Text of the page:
The section documents Polkadot’s staking election situations, problems and discussions about potential solutions.
In recent days, Polkadot’s staking election algorithm wasn’t working really as expected. Polkadot suffered two out-of-memory (OOM) incidents, both time happened in the staking election algorithm.
The staking election algorithm has two parts — one off-chain calculation part, where the winners and their supports are calculated, and another verification part, where the solutions are submitted and verified.
The calculation part is expensive, and requires a heuristic algorithm. The heuristic algorithm will do several passes to get a more optimal solution. This calculation part also has an on-chain fallback, ensuring that a new validator set is always elected.
The verification part is linear time and cheap. When a solution is submitted, it contains the winners and their supports. From there, the score value is calculated with a single pass of the solution.
Unfortunately, in the recent incidents, both the calculation part and the verification part broke, due to the nominator set being large. The 20210524 incident happened due to the off-chain calculation part running out-of-memory — the overall memory running out in WebAssembly. The 20210617 incident happened due to the verification part running out-of-memory — the allocator limit was reached.
Both time, network participants were asked to switch to older node version of 0.8.30 where the native runtime can be used. In the 20210524 incident, a separate, unrelated second issue was caused because of the downgrade, which you can read in the 20210524 postmortem.
The two parts of the election algorithms have different causes, and we analyze them independently.
The solution calculation part is expensive. However, it is supposed to be off-chain. So this is essentially just a code optimization problem and we shouldn’t have any practical limit here.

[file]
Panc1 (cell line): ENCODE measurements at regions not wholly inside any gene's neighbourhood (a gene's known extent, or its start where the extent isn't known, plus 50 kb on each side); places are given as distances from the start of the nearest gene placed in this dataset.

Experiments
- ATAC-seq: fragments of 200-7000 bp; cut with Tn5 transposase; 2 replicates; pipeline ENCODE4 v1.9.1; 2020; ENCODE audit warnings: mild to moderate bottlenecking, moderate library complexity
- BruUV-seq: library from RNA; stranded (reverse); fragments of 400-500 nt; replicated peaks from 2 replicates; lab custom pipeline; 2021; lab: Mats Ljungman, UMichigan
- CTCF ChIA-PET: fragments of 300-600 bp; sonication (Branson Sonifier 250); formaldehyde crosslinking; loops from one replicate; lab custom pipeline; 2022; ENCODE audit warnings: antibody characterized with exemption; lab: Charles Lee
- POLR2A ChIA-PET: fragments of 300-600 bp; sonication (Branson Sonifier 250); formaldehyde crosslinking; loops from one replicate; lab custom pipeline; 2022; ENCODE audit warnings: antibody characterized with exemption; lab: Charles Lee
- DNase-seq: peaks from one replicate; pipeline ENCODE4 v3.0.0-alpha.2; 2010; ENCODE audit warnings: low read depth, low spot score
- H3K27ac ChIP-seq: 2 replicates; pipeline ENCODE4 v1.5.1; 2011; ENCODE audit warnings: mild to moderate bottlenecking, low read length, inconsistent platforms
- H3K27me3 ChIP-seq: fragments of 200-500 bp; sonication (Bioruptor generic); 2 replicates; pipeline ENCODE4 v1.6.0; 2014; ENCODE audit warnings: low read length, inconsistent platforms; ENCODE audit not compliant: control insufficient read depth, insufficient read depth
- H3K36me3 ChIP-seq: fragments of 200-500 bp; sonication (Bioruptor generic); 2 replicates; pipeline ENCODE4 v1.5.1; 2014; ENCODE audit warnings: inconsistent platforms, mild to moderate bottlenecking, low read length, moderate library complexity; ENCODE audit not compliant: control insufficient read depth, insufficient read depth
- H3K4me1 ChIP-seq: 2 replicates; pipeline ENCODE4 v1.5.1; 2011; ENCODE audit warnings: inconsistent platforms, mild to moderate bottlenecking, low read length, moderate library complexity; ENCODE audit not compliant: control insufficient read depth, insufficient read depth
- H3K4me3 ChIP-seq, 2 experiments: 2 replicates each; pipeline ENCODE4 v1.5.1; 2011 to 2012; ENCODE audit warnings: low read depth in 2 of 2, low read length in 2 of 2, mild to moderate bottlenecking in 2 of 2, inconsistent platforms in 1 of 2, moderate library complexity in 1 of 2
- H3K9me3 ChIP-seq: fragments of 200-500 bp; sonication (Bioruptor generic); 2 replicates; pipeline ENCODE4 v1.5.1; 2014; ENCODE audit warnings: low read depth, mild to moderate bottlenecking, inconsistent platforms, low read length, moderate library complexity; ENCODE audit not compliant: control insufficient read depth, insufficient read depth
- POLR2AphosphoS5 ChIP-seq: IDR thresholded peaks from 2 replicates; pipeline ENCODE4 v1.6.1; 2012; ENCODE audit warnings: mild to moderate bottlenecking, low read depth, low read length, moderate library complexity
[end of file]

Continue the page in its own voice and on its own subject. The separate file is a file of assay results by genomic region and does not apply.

The verification part is linear time. However, it must happen on-chain. Unfortunately, as an on-chain operation, we should consider it to be quite expensive — because it is essentially a stop-the-world operation in a blockchain context. The solution must be submitted at once, with all the winners and supports information. It has to be then processed, and at least temporarily stored in memory, of its full.
The allocator limit was 16 MiB before the 20210617 incident. Assuming it was not due to other optimization bottleneck, this does pose a theoretical limit for how many nominators we can support given the current algorithm, even if we delegate full block and full WebAssembly memory to the election algorithm. It will be at most x256 size of the current number of nominators, and in reality probably much less.
Current known proposed or implemented fixes of the OOM problem. Note that none of the fixes can completely deal with the issue, due to the nature of stop-the-world operation of the verification part. It either optimizes memory usages or WebAssembly executions (leaving the essence of the algorithm unchanged) or imposes on-chain limits that have the corresponding centralization concerns.
The memory limits currently imposed on the runtime is still much lower than what the WebAssembly executor allows. Thus most of the current immediate problem can be fixed by bumping the memory limit. The current allocator for WebAssembly runtime is also not the most efficient. A better allocator would also help a lot in this case.
Solution calculation is expensive. Thus doing it on-chain is dangerous — a bomb waiting to be triggered. When no solution is submitted off-chain, the election is skipped and we continue to use the current validator set. The election is delayed till later.
This is currently implemented in #8912.
By imposing a minimum staking bond limit, it limits the number of nominators that can participate in staking. The obvious issue of this is that it encourages users to form pools off-chain, which leads to varying degrees of centralization. As networks grow larger, the centralization concern will become more and more pressing.
This is currently implemented in #8920.
Instead of pushing smaller stakers off-chain, they can be encouraged to delegate their nominations on-chain to another nominator. This indirection of delegation is still not ideal, but it addresses some of the centralization concerns above by still encouraging users to at least hold their own wallets.